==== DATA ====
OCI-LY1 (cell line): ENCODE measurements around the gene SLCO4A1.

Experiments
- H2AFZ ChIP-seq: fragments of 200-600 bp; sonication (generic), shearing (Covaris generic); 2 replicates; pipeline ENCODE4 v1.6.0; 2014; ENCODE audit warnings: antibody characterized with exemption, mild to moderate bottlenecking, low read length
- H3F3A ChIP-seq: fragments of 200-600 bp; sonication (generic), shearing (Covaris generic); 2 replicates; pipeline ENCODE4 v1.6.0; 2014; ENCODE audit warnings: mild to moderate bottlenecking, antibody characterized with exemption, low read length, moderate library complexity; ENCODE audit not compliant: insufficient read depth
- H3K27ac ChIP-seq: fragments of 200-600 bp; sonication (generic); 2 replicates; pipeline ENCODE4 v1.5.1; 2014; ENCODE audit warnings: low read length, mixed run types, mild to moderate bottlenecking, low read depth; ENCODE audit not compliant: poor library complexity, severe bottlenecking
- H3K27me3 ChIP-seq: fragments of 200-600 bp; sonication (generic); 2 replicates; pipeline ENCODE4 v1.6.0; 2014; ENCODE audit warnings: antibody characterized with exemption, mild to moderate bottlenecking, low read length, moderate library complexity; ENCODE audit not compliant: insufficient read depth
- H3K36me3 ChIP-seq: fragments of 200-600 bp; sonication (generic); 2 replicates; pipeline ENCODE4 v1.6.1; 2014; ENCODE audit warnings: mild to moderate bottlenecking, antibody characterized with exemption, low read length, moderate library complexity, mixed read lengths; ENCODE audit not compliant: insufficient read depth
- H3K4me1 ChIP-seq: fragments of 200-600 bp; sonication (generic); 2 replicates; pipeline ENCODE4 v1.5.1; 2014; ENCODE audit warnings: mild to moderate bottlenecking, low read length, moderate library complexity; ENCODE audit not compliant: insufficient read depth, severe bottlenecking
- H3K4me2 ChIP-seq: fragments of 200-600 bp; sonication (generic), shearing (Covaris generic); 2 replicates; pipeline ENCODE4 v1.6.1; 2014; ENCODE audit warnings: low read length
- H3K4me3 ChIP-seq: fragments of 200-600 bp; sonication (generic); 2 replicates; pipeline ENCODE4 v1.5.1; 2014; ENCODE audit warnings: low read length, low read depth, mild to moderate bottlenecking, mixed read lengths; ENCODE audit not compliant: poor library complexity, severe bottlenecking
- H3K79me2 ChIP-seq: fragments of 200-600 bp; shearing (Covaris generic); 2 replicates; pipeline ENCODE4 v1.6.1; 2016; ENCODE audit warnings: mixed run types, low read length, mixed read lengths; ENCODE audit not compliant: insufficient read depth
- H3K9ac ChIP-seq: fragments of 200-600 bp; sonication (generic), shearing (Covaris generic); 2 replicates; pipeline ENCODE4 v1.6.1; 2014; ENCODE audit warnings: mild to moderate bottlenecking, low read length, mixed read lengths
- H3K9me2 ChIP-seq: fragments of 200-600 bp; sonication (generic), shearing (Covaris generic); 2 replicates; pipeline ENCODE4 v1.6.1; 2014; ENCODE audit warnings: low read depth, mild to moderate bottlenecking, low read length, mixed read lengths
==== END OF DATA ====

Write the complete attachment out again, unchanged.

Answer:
OCI-LY1 (cell line): ENCODE measurements around the gene SLCO4A1.

Experiments
- H2AFZ ChIP-seq: fragments of 200-600 bp; sonication (generic), shearing (Covaris generic); 2 replicates; pipeline ENCODE4 v1.6.0; 2014; ENCODE audit warnings: antibody characterized with exemption, mild to moderate bottlenecking, low read length
- H3F3A ChIP-seq: fragments of 200-600 bp; sonication (generic), shearing (Covaris generic); 2 replicates; pipeline ENCODE4 v1.6.0; 2014; ENCODE audit warnings: mild to moderate bottlenecking, antibody characterized with exemption, low read length, moderate library complexity; ENCODE audit not compliant: insufficient read depth
- H3K27ac ChIP-seq: fragments of 200-600 bp; sonication (generic); 2 replicates; pipeline ENCODE4 v1.5.1; 2014; ENCODE audit warnings: low read length, mixed run types, mild to moderate bottlenecking, low read depth; ENCODE audit not compliant: poor library complexity, severe bottlenecking
- H3K27me3 ChIP-seq: fragments of 200-600 bp; sonication (generic); 2 replicates; pipeline ENCODE4 v1.6.0; 2014; ENCODE audit warnings: antibody characterized with exemption, mild to moderate bottlenecking, low read length, moderate library complexity; ENCODE audit not compliant: insufficient read depth
- H3K36me3 ChIP-seq: fragments of 200-600 bp; sonication (generic); 2 replicates; pipeline ENCODE4 v1.6.1; 2014; ENCODE audit warnings: mild to moderate bottlenecking, antibody characterized with exemption, low read length, moderate library complexity, mixed read lengths; ENCODE audit not compliant: insufficient read depth
- H3K4me1 ChIP-seq: fragments of 200-600 bp; sonication (generic); 2 replicates; pipeline ENCODE4 v1.5.1; 2014; ENCODE audit warnings: mild to moderate bottlenecking, low read length, moderate library complexity; ENCODE audit not compliant: insufficient read depth, severe bottlenecking
- H3K4me2 ChIP-seq: fragments of 200-600 bp; sonication (generic), shearing (Covaris generic); 2 replicates; pipeline ENCODE4 v1.6.1; 2014; ENCODE audit warnings: low read length
- H3K4me3 ChIP-seq: fragments of 200-600 bp; sonication (generic); 2 replicates; pipeline ENCODE4 v1.5.1; 2014; ENCODE audit warnings: low read length, low read depth, mild to moderate bottlenecking, mixed read lengths; ENCODE audit not compliant: poor library complexity, severe bottlenecking
- H3K79me2 ChIP-seq: fragments of 200-600 bp; shearing (Covaris generic); 2 replicates; pipeline ENCODE4 v1.6.1; 2016; ENCODE audit warnings: mixed run types, low read length, mixed read lengths; ENCODE audit not compliant: insufficient read depth
- H3K9ac ChIP-seq: fragments of 200-600 bp; sonication (generic), shearing (Covaris generic); 2 replicates; pipeline ENCODE4 v1.6.1; 2014; ENCODE audit warnings: mild to moderate bottlenecking, low read length, mixed read lengths
- H3K9me2 ChIP-seq: fragments of 200-600 bp; sonication (generic), shearing (Covaris generic); 2 replicates; pipeline ENCODE4 v1.6.1; 2014; ENCODE audit warnings: low read depth, mild to moderate bottlenecking, low read length, mixed read lengths